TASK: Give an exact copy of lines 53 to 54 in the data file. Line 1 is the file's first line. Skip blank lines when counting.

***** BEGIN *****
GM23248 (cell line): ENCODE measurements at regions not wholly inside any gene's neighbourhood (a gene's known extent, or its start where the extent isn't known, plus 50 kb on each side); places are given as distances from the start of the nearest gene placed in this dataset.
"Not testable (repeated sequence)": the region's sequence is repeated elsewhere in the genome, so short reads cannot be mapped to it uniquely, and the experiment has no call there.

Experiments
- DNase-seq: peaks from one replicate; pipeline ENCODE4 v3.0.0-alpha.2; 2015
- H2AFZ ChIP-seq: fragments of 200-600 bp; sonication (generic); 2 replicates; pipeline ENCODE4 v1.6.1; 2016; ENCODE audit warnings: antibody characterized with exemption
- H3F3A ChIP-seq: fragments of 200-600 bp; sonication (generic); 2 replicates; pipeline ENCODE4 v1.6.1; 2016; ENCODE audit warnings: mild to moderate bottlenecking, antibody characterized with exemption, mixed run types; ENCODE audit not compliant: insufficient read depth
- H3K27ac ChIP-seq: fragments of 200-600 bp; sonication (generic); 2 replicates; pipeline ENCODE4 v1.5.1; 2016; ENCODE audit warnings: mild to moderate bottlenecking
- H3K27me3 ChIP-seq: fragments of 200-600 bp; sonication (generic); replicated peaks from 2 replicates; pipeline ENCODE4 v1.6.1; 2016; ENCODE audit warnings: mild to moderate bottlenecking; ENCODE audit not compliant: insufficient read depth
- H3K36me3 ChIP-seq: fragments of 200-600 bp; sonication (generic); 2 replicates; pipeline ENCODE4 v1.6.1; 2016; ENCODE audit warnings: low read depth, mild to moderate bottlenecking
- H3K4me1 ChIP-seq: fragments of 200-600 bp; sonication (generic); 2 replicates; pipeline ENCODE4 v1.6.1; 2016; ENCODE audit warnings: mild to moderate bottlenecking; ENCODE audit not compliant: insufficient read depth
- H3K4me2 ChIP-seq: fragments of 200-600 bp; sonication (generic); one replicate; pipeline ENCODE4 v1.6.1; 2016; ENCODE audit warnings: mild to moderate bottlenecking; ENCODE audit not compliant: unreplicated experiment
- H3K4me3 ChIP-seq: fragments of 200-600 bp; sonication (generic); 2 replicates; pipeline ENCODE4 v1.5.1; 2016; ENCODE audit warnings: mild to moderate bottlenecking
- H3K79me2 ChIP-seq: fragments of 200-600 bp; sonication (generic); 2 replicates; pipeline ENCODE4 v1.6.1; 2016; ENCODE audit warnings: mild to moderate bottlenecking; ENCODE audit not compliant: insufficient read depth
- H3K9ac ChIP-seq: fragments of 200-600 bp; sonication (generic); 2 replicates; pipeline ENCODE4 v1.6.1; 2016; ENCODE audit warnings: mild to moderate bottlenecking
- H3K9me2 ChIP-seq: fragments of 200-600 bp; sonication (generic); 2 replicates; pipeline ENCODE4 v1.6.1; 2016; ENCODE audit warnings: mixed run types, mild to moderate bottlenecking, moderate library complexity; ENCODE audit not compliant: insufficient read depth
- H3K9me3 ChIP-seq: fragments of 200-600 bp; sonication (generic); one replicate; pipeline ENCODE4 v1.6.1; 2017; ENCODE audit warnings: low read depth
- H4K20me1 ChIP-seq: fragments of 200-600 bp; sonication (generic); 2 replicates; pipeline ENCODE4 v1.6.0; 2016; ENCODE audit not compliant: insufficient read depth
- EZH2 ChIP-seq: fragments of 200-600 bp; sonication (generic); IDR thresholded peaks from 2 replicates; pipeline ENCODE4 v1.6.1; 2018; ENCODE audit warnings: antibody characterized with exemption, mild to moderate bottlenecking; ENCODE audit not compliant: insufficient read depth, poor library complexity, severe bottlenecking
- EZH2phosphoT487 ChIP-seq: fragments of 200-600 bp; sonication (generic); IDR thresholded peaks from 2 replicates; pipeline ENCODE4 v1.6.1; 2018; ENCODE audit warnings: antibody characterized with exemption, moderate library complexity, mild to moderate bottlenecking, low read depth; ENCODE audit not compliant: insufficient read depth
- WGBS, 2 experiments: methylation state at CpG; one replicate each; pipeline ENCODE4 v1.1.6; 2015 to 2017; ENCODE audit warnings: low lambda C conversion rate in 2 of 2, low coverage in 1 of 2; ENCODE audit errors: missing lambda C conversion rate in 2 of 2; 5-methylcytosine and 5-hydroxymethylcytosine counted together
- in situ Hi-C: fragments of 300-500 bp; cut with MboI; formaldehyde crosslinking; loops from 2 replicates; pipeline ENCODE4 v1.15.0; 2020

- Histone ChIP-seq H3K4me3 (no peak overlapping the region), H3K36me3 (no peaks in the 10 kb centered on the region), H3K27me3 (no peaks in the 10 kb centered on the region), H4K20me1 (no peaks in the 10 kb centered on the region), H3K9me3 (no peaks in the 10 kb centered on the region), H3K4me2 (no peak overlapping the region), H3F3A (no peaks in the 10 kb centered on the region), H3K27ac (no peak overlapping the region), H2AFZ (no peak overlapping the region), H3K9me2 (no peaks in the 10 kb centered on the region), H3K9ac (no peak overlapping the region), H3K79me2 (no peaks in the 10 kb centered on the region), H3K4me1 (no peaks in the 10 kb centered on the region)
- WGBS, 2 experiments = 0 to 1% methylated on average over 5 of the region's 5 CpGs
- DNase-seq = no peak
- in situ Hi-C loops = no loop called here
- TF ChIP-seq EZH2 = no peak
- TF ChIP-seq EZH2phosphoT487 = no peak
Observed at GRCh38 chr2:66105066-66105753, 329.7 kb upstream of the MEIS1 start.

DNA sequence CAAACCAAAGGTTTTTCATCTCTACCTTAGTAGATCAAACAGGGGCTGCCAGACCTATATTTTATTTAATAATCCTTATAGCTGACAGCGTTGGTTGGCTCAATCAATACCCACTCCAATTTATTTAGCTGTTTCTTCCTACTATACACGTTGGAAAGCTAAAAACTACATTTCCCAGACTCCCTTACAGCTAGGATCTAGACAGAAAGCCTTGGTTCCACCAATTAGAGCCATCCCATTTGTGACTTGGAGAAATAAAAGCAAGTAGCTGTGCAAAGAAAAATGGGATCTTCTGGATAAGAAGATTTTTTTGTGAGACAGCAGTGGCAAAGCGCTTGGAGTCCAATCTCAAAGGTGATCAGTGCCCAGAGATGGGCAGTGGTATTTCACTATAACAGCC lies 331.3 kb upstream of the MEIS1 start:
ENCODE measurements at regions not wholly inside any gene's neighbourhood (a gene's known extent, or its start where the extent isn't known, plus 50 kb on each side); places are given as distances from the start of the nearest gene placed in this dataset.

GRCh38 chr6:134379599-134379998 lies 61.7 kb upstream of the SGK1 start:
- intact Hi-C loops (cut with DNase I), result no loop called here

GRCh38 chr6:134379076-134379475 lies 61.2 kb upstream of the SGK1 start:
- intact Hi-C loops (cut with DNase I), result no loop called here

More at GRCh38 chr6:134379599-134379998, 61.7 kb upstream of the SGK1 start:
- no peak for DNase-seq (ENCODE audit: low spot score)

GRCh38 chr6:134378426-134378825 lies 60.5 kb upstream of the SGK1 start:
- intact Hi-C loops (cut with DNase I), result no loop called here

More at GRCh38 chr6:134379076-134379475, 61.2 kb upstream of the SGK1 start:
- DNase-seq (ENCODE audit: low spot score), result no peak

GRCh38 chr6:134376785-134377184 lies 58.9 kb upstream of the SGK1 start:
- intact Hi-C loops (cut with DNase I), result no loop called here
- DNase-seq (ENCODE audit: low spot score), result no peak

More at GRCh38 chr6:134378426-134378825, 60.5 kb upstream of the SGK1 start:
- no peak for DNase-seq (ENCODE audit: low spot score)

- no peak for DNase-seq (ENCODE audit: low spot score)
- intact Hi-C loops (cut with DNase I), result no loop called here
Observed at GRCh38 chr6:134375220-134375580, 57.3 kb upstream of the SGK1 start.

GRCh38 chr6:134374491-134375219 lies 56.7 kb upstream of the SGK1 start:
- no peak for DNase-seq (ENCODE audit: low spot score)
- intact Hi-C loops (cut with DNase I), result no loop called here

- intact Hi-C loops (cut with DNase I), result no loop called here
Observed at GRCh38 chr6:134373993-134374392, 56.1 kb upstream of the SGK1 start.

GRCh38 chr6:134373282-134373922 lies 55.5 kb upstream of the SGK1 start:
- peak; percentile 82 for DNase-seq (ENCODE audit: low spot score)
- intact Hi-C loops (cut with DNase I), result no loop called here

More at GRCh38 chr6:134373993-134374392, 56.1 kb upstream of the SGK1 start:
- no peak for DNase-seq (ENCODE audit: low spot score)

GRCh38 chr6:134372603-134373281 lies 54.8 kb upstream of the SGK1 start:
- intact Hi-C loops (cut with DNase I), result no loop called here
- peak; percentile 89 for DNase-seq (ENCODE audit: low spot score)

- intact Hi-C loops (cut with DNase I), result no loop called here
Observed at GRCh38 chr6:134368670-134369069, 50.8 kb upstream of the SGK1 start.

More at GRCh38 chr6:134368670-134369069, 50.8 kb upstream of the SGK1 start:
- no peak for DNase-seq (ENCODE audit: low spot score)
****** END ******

Observed at GRCh38 chr6:134373993-134374392, 56.1 kb upstream of the SGK1 start.

GRCh38 chr6:134373282-134373922 lies 55.5 kb upstream of the SGK1 start: